In my series, the RA Diaries, I’ve tried to write about the weird, the painful and even the comical parts of having a chronic illness. Very recently, I had what for many RA patients is a rite of passage: my first joint replacement. My new right hip, with its festive combination of titanium, cobalt and plastic polymer, is worth five times more than my car. And it will surely be a great source of amusement to TSA scanners worldwide, because on x-rays it looks like I’m packing some major heat.
Now, kind reader, let me tell you exactly how I went about getting my new hip. But be warned. It’s gonna get gross. And graphic. And, maybe once in a while, somewhat amusing. I hope you get something out of it. I’m certainly hoping I will.
“Your left leg doesn’t trust your right leg.”
I’m standing in my dining room, just a few feet from the Christmas tree. My physical therapist, Gaby, has been teaching me some balancing exercises. In this newest one, I’m supposed to put weight on my operated leg, then bend my left knee and move to the side, slowly. It’s a move half-way between ballet and tai chi.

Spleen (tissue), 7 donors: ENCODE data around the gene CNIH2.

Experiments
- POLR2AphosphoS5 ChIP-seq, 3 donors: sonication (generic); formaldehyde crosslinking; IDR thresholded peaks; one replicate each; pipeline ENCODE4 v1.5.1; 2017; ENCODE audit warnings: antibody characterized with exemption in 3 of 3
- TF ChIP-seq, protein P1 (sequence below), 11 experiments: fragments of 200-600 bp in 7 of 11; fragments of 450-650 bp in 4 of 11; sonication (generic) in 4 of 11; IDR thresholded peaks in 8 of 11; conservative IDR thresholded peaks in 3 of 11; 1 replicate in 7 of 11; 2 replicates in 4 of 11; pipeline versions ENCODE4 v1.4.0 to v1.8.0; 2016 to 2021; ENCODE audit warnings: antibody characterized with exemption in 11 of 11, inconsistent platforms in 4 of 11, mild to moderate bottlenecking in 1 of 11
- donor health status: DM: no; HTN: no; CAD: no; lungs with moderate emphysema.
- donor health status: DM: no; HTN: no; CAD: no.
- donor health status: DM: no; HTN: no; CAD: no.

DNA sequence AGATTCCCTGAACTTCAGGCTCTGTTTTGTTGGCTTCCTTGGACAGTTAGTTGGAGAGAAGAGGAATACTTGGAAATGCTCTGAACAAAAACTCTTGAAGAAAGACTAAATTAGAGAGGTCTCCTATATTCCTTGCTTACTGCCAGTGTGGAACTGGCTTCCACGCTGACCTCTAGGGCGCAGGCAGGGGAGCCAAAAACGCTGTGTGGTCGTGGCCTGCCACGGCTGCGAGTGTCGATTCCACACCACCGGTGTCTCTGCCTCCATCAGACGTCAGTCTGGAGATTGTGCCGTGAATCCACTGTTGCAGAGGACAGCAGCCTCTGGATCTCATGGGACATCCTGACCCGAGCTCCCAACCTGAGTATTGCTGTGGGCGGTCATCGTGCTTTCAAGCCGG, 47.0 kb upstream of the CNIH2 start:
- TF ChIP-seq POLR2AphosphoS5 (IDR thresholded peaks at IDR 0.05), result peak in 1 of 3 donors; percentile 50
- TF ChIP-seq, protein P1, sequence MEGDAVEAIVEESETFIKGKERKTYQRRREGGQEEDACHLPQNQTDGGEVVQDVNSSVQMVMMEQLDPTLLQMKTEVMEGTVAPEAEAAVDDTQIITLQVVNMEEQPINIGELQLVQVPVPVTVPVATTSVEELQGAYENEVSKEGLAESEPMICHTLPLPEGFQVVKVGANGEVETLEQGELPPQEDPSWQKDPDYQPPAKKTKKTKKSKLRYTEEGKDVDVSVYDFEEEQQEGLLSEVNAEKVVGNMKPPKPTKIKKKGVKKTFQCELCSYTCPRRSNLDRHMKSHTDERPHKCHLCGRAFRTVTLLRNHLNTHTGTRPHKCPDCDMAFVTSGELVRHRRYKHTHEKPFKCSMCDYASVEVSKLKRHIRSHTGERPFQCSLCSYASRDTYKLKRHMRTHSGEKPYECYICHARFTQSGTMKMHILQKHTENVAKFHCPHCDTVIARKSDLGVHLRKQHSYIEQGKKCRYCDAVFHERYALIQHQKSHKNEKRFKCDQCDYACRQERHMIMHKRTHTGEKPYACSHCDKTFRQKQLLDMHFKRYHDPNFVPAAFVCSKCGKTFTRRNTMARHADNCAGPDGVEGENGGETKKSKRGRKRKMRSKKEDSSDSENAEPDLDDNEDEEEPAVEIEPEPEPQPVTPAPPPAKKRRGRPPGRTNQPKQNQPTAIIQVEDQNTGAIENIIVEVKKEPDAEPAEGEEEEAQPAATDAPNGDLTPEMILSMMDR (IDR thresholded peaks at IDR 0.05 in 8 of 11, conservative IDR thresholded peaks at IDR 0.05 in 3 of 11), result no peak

But the left leg refuses to budge. I try to make it, using some Kreskin vibes and my best “Bitch, please” stare. No dice.
“You know, Gaby? You’re absolutely right.”
Not that I blame my left leg in the least. After all, it’s been taking up the slack for several years, and been let down repeatedly. Then, to add insult to injury, it got used as a pincushion by a gaggle of anesthesiologists. The bruises have only just cleared up. At this point, it would sooner trust Bernie Madoff with its 401 K (for all I know, my left leg may have a 401 K — it’s always been business savvy). Or agree to help that Nigerian prince who keeps e-mailing about his inheritance.